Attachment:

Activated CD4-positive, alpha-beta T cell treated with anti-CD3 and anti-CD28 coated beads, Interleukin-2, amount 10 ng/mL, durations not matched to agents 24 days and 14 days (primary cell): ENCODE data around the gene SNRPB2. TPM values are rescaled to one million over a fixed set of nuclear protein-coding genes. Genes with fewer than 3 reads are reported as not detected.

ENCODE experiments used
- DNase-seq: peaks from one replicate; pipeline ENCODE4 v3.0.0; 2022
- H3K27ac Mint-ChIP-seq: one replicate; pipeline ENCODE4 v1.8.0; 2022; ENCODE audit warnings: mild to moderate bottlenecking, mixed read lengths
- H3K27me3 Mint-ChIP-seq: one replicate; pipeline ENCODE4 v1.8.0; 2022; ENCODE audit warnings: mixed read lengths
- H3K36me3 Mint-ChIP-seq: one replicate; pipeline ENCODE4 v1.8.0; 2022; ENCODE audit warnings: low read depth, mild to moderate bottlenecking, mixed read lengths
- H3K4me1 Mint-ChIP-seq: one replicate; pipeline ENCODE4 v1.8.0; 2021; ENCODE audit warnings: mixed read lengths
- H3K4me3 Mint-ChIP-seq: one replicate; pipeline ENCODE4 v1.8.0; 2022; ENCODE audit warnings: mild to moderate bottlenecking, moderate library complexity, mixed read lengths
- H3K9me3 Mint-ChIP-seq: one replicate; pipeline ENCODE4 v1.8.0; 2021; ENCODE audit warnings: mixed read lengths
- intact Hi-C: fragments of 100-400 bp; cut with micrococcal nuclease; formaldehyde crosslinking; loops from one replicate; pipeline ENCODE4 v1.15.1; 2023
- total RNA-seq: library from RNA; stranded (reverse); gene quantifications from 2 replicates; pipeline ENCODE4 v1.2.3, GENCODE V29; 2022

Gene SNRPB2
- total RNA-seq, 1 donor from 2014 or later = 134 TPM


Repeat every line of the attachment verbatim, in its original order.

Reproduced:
Activated CD4-positive, alpha-beta T cell treated with anti-CD3 and anti-CD28 coated beads, Interleukin-2, amount 10 ng/mL, durations not matched to agents 24 days and 14 days (primary cell): ENCODE data around the gene SNRPB2. TPM values are rescaled to one million over a fixed set of nuclear protein-coding genes. Genes with fewer than 3 reads are reported as not detected.

ENCODE experiments used
- DNase-seq: peaks from one replicate; pipeline ENCODE4 v3.0.0; 2022
- H3K27ac Mint-ChIP-seq: one replicate; pipeline ENCODE4 v1.8.0; 2022; ENCODE audit warnings: mild to moderate bottlenecking, mixed read lengths
- H3K27me3 Mint-ChIP-seq: one replicate; pipeline ENCODE4 v1.8.0; 2022; ENCODE audit warnings: mixed read lengths
- H3K36me3 Mint-ChIP-seq: one replicate; pipeline ENCODE4 v1.8.0; 2022; ENCODE audit warnings: low read depth, mild to moderate bottlenecking, mixed read lengths
- H3K4me1 Mint-ChIP-seq: one replicate; pipeline ENCODE4 v1.8.0; 2021; ENCODE audit warnings: mixed read lengths
- H3K4me3 Mint-ChIP-seq: one replicate; pipeline ENCODE4 v1.8.0; 2022; ENCODE audit warnings: mild to moderate bottlenecking, moderate library complexity, mixed read lengths
- H3K9me3 Mint-ChIP-seq: one replicate; pipeline ENCODE4 v1.8.0; 2021; ENCODE audit warnings: mixed read lengths
- intact Hi-C: fragments of 100-400 bp; cut with micrococcal nuclease; formaldehyde crosslinking; loops from one replicate; pipeline ENCODE4 v1.15.1; 2023
- total RNA-seq: library from RNA; stranded (reverse); gene quantifications from 2 replicates; pipeline ENCODE4 v1.2.3, GENCODE V29; 2022

Gene SNRPB2
- total RNA-seq, 1 donor from 2014 or later = 134 TPM